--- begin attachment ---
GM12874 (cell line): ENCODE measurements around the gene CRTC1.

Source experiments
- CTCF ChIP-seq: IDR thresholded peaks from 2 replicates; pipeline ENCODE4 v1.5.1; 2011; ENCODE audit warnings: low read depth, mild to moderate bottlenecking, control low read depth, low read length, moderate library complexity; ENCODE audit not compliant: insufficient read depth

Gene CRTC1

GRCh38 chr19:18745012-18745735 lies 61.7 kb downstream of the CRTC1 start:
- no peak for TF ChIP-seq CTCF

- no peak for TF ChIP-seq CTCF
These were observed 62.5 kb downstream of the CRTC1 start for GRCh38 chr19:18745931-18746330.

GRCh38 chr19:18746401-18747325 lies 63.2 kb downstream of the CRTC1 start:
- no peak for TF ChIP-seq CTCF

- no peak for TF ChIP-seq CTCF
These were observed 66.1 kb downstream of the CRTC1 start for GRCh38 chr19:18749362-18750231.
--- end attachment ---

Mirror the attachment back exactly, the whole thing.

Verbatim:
GM12874 (cell line): ENCODE measurements around the gene CRTC1.

Source experiments
- CTCF ChIP-seq: IDR thresholded peaks from 2 replicates; pipeline ENCODE4 v1.5.1; 2011; ENCODE audit warnings: low read depth, mild to moderate bottlenecking, control low read depth, low read length, moderate library complexity; ENCODE audit not compliant: insufficient read depth

Gene CRTC1

GRCh38 chr19:18745012-18745735 lies 61.7 kb downstream of the CRTC1 start:
- no peak for TF ChIP-seq CTCF

- no peak for TF ChIP-seq CTCF
These were observed 62.5 kb downstream of the CRTC1 start for GRCh38 chr19:18745931-18746330.

GRCh38 chr19:18746401-18747325 lies 63.2 kb downstream of the CRTC1 start:
- no peak for TF ChIP-seq CTCF

- no peak for TF ChIP-seq CTCF
These were observed 66.1 kb downstream of the CRTC1 start for GRCh38 chr19:18749362-18750231.